New Mexico’s elderly fastest growing demographic

July 15, 2014 • State News

SANTA FE, N.M. (AP) — New Mexicans over age 65 are the fastest-growing segment of the population so far this decade, according to the Census Bureau.

That trend is expected to continue in the coming decades and is partly why New Mexico’s population growth is slowing, said University of New Mexico demographer Jack Baker.

The state’s birth rate has been fairly constant and an aging population means there are more deaths each year, which depresses the overall population growth, according to Baker, a senior research scientist in geospatial and population studies.

Those over 65 increased by 12 percent from 2010 to 2013, compared with a national increase of 10 percent, according to Census Bureau estimates released last month.

There was no growth [auth] among New Mexicans from ages 18 to 64, and the population under 18 declined by 2 percent from 2010 to 2013, the agency reported.

New Mexico’s total population increased by 1 percent from 2010 to 2013, when it reached not quite 2.1 million. The nation as a whole grew at twice that rate.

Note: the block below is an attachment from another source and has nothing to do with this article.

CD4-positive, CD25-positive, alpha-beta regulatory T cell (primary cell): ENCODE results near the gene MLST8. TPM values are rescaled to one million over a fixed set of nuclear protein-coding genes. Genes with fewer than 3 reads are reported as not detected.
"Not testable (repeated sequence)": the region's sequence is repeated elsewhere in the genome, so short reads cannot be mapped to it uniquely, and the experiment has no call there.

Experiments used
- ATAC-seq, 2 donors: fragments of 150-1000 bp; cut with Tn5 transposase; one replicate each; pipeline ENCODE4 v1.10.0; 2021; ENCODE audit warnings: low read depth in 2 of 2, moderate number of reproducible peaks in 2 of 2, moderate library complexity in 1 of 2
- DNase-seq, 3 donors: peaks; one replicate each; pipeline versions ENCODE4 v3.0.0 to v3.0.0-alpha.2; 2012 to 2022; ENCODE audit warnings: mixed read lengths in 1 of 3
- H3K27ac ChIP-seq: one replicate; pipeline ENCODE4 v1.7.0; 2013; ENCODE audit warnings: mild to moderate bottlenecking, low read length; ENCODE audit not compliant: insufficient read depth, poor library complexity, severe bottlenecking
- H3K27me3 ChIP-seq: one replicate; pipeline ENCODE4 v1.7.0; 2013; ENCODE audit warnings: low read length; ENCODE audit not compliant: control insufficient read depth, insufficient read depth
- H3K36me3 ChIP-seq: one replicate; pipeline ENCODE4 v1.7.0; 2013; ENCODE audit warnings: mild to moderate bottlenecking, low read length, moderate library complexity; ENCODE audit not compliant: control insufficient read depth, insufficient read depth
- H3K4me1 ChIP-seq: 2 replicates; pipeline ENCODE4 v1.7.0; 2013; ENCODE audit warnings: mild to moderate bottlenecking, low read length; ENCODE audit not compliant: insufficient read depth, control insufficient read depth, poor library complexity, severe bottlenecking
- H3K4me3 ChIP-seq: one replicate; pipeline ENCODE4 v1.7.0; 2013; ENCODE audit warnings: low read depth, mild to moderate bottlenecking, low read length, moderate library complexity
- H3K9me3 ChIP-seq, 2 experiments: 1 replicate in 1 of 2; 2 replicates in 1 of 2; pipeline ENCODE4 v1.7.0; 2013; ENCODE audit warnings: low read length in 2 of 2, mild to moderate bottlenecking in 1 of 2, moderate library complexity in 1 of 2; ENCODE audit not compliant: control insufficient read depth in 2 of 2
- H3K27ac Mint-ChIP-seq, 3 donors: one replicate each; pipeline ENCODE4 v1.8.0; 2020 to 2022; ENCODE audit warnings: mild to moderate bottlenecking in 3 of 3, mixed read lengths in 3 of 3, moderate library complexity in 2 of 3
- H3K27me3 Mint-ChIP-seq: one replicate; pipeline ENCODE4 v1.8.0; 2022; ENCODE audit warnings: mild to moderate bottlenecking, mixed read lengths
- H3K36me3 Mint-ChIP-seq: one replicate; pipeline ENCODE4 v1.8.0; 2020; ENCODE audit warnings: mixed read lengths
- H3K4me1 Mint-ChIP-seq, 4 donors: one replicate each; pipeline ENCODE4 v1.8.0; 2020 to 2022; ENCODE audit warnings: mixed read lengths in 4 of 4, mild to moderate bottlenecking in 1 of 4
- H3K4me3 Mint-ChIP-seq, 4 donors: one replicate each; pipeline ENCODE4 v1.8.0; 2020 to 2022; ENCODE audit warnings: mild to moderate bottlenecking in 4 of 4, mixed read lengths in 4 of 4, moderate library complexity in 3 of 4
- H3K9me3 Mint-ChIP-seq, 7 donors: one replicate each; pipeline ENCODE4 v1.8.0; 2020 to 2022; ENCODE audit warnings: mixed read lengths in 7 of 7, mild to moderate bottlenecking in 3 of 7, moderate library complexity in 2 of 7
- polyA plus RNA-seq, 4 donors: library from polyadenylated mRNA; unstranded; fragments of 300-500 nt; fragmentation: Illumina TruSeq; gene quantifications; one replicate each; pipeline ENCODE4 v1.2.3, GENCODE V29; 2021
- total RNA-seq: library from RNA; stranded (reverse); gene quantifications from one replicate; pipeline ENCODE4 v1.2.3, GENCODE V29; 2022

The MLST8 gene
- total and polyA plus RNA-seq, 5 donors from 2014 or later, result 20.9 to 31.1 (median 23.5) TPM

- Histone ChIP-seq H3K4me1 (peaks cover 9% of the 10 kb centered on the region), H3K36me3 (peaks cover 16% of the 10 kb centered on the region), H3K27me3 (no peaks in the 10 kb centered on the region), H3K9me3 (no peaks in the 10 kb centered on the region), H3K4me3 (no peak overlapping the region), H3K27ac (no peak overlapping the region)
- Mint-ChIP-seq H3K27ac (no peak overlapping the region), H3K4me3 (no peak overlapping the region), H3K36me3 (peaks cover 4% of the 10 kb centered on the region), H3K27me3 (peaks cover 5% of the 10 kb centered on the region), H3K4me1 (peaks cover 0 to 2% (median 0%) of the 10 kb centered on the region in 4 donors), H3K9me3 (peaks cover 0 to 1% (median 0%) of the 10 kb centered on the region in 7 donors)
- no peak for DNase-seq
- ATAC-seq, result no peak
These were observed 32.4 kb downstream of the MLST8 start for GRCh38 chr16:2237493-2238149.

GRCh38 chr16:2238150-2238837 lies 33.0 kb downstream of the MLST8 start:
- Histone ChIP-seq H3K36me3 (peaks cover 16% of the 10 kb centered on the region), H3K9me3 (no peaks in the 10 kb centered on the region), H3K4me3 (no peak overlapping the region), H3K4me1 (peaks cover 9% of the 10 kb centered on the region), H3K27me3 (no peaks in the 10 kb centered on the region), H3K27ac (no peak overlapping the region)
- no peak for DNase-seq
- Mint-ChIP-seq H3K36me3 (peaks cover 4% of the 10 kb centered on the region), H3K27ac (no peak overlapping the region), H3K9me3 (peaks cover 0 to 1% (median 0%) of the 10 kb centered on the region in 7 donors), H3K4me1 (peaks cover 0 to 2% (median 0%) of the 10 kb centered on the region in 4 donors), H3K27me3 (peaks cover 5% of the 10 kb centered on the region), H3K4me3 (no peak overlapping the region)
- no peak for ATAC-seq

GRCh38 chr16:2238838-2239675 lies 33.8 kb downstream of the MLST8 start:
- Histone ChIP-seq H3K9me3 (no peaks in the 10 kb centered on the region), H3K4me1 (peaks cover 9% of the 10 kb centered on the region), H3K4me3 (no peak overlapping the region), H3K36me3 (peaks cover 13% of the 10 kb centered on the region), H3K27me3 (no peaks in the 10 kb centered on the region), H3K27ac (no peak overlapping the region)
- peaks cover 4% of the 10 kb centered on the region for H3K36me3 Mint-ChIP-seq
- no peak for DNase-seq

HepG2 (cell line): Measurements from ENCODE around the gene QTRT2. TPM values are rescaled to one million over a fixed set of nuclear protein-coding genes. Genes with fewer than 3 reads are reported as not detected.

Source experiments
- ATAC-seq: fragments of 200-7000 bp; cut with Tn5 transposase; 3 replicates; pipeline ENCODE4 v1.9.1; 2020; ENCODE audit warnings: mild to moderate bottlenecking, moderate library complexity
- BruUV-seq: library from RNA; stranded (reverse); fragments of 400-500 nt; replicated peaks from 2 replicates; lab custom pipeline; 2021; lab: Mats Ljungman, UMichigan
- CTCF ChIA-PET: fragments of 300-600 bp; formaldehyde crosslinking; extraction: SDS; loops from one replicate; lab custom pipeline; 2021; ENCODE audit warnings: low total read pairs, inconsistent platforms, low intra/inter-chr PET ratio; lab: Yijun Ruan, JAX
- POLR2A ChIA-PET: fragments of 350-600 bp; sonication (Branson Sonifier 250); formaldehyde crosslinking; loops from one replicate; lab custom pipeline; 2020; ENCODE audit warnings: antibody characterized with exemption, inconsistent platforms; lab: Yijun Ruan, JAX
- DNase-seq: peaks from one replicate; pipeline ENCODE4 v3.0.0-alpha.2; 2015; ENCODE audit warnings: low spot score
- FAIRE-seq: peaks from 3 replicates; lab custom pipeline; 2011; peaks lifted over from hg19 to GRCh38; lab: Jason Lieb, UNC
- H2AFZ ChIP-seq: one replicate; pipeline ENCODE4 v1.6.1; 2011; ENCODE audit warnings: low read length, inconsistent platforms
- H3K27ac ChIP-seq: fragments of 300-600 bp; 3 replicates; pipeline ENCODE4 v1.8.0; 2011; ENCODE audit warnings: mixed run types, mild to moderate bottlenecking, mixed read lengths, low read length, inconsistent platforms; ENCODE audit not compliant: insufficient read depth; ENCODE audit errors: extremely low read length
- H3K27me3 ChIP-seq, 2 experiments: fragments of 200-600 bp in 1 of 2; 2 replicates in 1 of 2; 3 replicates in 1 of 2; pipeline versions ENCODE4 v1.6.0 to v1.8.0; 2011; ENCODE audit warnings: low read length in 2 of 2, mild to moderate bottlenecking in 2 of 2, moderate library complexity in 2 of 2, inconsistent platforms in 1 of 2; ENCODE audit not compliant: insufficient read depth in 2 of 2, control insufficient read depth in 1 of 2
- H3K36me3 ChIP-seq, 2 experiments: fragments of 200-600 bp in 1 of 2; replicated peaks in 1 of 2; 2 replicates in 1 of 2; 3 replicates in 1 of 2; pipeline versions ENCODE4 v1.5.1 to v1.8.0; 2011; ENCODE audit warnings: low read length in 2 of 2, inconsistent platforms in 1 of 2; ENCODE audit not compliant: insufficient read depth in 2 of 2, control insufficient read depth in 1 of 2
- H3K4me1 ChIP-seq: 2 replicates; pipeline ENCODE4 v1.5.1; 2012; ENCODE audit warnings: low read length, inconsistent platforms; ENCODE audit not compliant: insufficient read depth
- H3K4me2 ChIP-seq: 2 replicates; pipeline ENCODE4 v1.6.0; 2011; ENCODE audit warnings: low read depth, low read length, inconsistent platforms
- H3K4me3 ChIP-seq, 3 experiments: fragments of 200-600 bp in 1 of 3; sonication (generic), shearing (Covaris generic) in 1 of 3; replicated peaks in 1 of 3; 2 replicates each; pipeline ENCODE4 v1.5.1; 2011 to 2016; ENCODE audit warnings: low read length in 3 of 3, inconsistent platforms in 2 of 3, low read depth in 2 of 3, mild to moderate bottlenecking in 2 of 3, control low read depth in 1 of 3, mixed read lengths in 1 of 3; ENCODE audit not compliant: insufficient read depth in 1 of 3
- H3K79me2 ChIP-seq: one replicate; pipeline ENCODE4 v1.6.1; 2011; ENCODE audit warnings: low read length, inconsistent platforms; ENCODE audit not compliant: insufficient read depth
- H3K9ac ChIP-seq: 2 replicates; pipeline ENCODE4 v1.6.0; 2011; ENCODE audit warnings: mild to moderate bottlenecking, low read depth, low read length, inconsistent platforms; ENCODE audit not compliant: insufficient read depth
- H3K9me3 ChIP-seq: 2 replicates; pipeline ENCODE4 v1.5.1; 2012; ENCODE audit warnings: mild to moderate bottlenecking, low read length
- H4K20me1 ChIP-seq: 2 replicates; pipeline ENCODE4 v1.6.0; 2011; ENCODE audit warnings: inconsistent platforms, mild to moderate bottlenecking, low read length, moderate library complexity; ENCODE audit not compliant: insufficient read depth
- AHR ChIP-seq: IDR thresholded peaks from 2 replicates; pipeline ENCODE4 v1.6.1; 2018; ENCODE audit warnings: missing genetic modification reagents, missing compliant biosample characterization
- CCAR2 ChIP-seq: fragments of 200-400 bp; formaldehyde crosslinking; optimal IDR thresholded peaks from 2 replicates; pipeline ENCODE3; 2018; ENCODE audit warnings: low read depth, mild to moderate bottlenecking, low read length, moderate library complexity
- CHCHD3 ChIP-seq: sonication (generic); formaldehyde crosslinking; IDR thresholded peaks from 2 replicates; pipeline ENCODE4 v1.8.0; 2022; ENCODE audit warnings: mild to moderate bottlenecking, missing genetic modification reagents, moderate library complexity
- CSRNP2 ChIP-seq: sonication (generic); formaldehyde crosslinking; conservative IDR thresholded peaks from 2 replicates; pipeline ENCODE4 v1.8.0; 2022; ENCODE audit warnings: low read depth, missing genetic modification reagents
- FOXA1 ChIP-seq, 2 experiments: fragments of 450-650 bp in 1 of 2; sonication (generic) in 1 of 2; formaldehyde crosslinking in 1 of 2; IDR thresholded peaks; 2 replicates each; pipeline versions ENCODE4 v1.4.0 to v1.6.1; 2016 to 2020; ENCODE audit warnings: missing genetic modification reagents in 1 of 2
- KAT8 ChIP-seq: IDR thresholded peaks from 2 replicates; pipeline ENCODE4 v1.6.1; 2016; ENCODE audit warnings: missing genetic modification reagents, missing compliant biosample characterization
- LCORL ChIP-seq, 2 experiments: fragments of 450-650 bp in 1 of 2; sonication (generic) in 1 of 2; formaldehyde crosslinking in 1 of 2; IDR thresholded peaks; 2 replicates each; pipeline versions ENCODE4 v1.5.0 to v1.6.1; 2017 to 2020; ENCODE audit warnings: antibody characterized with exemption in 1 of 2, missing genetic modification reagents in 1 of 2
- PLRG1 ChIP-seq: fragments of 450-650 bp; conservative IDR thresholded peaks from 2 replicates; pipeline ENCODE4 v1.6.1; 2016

There was only a 0.1 percent population increase from 2012 to 2013 in New Mexico, the Census Bureau reported, and more people left the state than moved into it during that time.

“I think it’s a reflection of what’s happening with the economy because we were really failing to produce job growth,” said Lee Reynis, director of UNM’s Bureau of Business and Economic Research.

New Mexico and 13 other states have experienced a net loss of people from migration from 2010 to 2013, according to the Census Bureau. Births and deaths are other components of population change.

Baker said an aging population and the migration losses are two trends that policymakers should focus on as they try to plan for New Mexico’s future.

“Probably we’re going to see really shallow growth over the next 10 years because more people are going to leave. Economic prospects are better elsewhere. If we don’t have jobs that can compete and will get them to stay, then we’re going to continue to see this,” said Baker.

By 2030, Baker said, roughly half of the state’s population will be over 65 and under 18. He describes that as a “double dependency” problem because those age groups demand services such as schools for young people and health care for the elderly. As New Mexico confronts the costs of those services, the state will grapple with a shrinking working age population — a major producer of tax revenue through their jobs and spending.

UNM estimates the state’s population will increase about 1.3 percent from 2010 to 2015. But the growth rate is expected to keep sliding and reach about 0.7 percent from 2035 to 2040.

“We have a saying, which is ‘demography is destiny,’ and really long-term trends tend to hold unless you really actively do something about it policy-related,” said Baker.

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